The Center of Southwest Studies at Fort Lewis College continues its summer lecture series based on the theme, “A Year in the Life of the West,” with a presentation from Center director Shelby Tisdale, 1864: The Navajo Long Walk to Bosque Redondo, on Wednesday, August 9th at 1:30 p.m. in the Center’s Lyceum Room #120.
As the United States was expanding westward in the mid-1800s Americans began settling in and around Indian lands in the Southwest, which led to conflicts among the settlers and the tribes. The Navajo people in northeastern Arizona and northwestern New Mexico, in particular, also suffered from attacks by enemy tribes, such as the Utes, Hopi, Zuni, and Apaches, along with the loss of their women and children to New Mexican slave traders. Some Navajo warriors retaliated by killing settlers and stealing their livestock. As a result, the U.S. Army developed a plan to subdue the Navajos and to remove them from their homeland. This forced removal began in January 1864 and became known as the “Navajo Long Walk.” Eventually, more than 9,000 Navajos would leave their homeland for Bosque Redondo. Approximately 500 died from starvation, illnesses, exposure to the elements, or were shot and killed by soldiers along the way. Unfortunately, this is a tragedy that could have been prevented.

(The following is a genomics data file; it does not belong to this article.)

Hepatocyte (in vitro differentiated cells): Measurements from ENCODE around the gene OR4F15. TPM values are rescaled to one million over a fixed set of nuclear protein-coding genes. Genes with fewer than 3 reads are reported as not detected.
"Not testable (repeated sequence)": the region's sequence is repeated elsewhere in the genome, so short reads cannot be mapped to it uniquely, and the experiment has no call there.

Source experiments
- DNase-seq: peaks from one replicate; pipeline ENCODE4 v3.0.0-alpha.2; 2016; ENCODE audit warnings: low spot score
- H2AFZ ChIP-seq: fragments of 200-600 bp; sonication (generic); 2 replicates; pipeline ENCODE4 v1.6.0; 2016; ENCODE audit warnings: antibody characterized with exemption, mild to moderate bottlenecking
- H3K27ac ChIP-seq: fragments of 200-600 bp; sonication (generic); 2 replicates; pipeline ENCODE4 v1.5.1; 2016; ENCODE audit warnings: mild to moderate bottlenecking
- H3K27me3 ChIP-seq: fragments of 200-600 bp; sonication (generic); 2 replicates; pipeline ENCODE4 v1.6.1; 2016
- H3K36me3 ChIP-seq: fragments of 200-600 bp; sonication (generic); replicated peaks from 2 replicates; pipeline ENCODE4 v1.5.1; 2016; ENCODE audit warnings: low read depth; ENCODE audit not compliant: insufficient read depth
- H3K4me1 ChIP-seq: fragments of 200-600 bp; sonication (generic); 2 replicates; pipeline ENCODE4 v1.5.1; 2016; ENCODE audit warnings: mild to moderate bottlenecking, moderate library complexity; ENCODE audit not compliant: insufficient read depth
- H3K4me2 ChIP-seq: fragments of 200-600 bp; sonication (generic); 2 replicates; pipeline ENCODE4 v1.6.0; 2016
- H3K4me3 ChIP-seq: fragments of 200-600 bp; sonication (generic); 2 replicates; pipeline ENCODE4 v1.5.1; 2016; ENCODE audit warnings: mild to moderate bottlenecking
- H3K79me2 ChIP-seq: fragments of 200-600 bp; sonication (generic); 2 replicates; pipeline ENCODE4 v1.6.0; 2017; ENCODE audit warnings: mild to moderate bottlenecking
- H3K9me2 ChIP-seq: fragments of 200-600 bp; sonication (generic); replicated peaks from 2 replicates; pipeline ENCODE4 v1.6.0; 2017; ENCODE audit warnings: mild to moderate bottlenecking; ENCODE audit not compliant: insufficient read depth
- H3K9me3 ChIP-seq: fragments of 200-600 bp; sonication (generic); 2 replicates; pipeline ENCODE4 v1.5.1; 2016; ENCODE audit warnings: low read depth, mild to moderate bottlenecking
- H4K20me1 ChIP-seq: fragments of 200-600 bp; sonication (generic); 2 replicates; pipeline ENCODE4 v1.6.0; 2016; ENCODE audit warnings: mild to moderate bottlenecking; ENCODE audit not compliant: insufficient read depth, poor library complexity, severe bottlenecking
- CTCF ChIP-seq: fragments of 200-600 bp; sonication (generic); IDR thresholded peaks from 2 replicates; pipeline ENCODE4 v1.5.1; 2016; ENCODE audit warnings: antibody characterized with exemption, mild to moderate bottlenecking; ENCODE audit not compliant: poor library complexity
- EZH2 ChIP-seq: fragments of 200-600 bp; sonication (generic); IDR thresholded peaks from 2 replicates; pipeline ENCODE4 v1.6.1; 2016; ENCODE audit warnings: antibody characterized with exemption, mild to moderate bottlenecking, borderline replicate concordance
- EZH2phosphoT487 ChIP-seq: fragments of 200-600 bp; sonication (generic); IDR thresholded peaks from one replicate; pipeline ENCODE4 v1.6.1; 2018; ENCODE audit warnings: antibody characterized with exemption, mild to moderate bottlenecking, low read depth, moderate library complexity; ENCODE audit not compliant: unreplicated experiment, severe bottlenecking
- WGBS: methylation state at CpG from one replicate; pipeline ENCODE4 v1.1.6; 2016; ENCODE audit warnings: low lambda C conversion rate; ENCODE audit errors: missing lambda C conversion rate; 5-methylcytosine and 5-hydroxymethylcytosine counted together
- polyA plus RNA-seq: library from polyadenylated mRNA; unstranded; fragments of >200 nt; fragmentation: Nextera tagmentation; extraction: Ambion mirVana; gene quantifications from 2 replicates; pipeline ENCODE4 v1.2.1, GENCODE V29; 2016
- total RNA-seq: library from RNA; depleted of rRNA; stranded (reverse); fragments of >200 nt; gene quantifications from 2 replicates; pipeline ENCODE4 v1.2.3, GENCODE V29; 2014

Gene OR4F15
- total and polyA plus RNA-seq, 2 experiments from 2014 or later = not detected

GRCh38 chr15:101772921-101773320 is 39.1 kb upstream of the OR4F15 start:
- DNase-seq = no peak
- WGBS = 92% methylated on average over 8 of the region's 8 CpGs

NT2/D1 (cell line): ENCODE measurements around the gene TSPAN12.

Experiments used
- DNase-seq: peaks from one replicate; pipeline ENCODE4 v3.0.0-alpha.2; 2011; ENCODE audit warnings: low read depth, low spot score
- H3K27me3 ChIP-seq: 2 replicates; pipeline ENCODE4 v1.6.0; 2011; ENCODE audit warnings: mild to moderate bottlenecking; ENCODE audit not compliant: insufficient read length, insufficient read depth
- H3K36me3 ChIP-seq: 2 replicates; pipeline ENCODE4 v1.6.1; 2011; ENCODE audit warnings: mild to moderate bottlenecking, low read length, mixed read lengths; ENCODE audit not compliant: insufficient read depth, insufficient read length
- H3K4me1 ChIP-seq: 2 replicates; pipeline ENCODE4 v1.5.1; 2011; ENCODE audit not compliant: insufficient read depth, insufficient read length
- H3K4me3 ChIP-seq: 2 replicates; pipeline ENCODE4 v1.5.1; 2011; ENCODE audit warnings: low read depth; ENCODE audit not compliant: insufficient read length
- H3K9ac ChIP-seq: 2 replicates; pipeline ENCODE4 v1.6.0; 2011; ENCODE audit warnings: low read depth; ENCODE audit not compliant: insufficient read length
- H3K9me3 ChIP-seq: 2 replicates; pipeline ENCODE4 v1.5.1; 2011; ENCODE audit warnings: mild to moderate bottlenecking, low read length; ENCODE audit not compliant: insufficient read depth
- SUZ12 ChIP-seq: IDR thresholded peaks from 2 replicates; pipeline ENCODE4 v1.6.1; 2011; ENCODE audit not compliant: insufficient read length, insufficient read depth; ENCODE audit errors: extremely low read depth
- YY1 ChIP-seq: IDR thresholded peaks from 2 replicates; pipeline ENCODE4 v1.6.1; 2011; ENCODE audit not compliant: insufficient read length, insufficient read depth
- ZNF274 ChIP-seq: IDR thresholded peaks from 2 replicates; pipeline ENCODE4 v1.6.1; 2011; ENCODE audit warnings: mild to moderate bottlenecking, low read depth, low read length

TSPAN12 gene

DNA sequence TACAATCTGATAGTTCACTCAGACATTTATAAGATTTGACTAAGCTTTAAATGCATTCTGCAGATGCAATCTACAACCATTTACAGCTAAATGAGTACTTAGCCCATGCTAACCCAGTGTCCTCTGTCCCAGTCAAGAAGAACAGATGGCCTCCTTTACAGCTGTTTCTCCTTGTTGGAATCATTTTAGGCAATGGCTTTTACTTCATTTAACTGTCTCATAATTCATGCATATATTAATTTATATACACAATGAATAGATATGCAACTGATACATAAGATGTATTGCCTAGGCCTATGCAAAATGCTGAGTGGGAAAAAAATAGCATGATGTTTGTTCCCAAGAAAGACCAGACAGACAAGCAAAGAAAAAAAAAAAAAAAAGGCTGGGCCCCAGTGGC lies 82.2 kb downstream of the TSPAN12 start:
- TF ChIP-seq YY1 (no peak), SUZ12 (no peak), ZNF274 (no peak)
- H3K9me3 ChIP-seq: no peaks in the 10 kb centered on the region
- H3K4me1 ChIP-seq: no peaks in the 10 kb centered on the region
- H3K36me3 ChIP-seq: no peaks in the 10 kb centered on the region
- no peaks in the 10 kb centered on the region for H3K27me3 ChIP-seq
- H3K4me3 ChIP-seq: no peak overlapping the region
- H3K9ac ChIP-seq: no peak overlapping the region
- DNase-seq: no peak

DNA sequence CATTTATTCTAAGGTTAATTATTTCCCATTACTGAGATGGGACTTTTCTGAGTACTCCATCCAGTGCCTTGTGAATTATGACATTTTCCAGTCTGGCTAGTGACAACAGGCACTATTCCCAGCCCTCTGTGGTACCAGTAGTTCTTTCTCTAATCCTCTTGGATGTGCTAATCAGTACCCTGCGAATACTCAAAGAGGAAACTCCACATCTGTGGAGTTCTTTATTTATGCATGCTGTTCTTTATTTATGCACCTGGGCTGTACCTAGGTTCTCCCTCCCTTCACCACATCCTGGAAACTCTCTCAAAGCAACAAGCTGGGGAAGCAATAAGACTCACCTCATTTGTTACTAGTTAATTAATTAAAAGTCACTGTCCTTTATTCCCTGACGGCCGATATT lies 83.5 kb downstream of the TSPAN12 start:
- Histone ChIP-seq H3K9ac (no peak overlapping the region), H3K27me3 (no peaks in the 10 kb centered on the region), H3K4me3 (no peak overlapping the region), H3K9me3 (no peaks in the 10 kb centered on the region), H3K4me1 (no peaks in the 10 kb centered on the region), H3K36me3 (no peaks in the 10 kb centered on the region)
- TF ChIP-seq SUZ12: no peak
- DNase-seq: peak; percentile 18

Dr. Shelby Tisdale is the Director of the Center of Southwest Studies, and has almost four decades of combined experience in museums, cultural resource management consulting, and university teaching. Dr. Tisdale has published over forty articles, book chapters, and books about American Indian art and culture, repatriation, and women in the West.
Parking is free in the summer months, and as always, the Center is pleased to provide free programming to the community thanks to the support of our Members.